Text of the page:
How should one feel around the holidays?  Should I be automatically propelled to be in a jovial mood because I hear Christmas tunes on the radio?  My strongest holiday sentiment is resisting buyer optimism.  At the Gloria Dei Lutheran Church annual rummage sale I already snagged four to five designer blouses, which arrive every year from a New York donor who has access to state-of-the-art samples and designer overstock.  I wrote out a check to the Damiano Center two weeks before Thanksgiving because I felt guilty taking a purse and boots after transporting someone less fortunate there.  During the Christmas season of 1992 I was living near Madison, Wisconsin, where a group of protestors raged against excessive shopping sprees in front of a mall.  
Black Friday should consist of a meeting of the Dead Heads or a candle-lighting ceremony for Joan Jett and the Runaways.  The very words symbolize and connote doom.  I will give a pass to the people who want good deals, but I question my inner devotion to all things non-material.  Isn’t it a crime to always have to shop at the Goodwill or Savers?  Is it an act of self-persecution to never buy anything nice from Macy’s or J.C. Penney?  My son has no problem shelling out $60 for Xbox One games.  Why do I have such self-loathing related to shopping?
I think it’s my mother, Lorraine, who wore a wooly head scarf around her head.  My grandmother called it a babushka.   My mom kept her winter jacket for twenty years and had dresses and skirts stored in the basement from the ’40s that we could readily access.  We were the first line of vintage clothing in the 1970s in White Bear Lake.  My friends would come over and borrow poodle skirts from my mother during ’50s days at the high school.  My mother was thrifty.  She didn’t fix her teeth because she wanted her children to inherit more money.  She went back to work when I was 14, as head nurse at the Ramsey County nursing home, so she could pay for my twin’s and my college.   My dad was a 3M-er.  
My Leninist-Trotsky roots were bathed in the thriftiness of my Finnish mother, who grew up in the Depression.  I believed in a collective society where no one gets an edge financially.  I thought it would produce a less selfish, egalitarian society.  It wasn’t until I had my first child in 1991 that I embraced a material culture.  I bought disposable diapers, onesies, towels, baby blankets, powdered baby formula, toys, and a gauntlet of conveniences to nurture my young daughter.  I then became thankful for living in America.  I was tired of being against the grain.  I didn’t have to endure price wars and shortages like my friends from Bulgaria described.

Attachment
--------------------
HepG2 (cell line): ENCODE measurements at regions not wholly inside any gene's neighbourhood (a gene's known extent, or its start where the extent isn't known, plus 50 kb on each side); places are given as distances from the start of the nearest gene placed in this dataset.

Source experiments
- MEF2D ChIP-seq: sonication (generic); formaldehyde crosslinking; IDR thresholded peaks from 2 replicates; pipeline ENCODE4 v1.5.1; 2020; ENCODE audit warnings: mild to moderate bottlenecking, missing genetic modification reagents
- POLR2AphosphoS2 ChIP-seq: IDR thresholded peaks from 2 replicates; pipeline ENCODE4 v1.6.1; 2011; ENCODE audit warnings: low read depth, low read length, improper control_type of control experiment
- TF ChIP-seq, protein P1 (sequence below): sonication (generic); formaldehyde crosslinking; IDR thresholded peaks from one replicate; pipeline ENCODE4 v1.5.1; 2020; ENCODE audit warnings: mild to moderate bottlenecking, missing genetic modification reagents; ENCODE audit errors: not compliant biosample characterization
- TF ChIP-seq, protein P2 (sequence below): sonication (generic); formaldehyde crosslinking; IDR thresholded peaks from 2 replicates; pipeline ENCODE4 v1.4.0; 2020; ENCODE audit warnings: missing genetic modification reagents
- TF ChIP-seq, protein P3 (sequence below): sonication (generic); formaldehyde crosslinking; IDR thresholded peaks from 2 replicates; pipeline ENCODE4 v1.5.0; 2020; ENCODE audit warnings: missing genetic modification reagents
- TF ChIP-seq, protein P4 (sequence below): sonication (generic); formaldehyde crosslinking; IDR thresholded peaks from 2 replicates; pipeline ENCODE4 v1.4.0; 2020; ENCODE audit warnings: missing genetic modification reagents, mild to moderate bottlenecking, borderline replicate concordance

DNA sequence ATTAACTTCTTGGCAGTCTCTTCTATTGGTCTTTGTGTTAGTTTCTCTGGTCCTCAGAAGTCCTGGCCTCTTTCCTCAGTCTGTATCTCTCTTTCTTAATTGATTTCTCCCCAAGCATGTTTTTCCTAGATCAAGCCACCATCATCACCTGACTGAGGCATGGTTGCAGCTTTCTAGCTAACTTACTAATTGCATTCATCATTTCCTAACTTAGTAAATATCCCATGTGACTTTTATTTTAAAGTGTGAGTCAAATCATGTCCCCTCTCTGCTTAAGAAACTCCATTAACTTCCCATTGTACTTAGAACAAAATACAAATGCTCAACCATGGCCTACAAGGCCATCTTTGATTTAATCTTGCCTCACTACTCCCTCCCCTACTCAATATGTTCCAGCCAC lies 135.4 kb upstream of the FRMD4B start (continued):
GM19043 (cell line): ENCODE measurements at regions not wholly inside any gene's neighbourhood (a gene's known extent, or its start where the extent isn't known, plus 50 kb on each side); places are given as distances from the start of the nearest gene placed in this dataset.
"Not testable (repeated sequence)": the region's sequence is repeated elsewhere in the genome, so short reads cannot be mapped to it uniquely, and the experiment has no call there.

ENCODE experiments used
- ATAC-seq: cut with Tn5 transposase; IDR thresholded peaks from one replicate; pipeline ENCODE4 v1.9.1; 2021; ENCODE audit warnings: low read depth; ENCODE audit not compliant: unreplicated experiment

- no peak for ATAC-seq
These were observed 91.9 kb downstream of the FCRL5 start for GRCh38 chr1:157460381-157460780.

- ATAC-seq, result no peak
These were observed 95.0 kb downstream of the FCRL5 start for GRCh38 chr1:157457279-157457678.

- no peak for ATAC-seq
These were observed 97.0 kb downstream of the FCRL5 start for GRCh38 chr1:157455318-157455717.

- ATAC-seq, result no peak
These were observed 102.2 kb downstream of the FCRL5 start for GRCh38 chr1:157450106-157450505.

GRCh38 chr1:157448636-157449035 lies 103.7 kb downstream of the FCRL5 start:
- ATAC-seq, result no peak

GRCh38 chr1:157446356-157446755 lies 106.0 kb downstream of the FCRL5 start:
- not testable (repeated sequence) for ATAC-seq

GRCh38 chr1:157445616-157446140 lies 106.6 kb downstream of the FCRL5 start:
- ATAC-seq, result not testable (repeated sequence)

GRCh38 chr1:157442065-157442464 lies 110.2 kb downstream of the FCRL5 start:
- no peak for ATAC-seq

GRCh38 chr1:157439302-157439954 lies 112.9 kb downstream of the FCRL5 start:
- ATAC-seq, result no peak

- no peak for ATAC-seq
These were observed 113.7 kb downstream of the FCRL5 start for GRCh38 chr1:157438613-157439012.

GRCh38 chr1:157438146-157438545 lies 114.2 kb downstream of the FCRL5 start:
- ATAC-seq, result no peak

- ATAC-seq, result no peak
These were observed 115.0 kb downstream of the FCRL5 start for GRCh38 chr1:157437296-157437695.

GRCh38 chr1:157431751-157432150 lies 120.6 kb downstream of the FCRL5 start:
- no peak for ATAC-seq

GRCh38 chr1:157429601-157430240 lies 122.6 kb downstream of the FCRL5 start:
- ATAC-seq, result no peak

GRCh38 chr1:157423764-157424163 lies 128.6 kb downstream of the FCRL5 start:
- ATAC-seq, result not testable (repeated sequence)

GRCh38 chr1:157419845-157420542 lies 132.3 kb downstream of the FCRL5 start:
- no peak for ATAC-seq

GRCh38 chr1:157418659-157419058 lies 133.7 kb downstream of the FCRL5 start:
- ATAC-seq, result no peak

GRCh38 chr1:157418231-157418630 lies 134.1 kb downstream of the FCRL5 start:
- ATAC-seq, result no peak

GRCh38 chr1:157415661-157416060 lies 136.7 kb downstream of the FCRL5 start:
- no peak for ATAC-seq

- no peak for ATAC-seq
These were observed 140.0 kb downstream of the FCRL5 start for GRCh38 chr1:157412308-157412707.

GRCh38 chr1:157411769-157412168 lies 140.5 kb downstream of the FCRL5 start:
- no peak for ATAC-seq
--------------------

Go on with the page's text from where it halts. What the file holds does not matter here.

I now shop online for my son’s casual needs.  I just hunted for a good pair of gloves because we have four unmatched pairs at home.  I look for quilted shirts, men’s jeans, and a few collectibles like Woody Allen movies on eBay.  To live in America is a privilege.  I resented being from an upper-middle-class family in the 1970s.  I wanted to be among the poor and suffering.  I was given that chance in Norfolk, Virginia, and Los Angeles.  Now I am just a plain old mom from the Midwest who wants the best for her son.  He has the best and has been given the best.
My daughter died on Christmas Day, 1992.  Maybe that’s why I somewhat postpone the joy of Christmas in my mind.  She was a beautiful, happy child who was delicate and playful.  I postponed giving her Christmas gifts even though there was a voice inside my head forewarning me to give the gifts early.  She died at 21 months of a failed heart transplant surgery.  My gift was surviving.  The real gifts come from within. Not last-minute shopping that will temporarily provide comfort to a family member or friend.  The gift is here and now and in the anticipation of sharing.  I still feel that old St. Nicholas spirit drive up in me at peculiar moments.  My tears fall at the sight of a well-lighted Christmas tree.  No matter how long the moment lasts, I treasure it to elude any pain.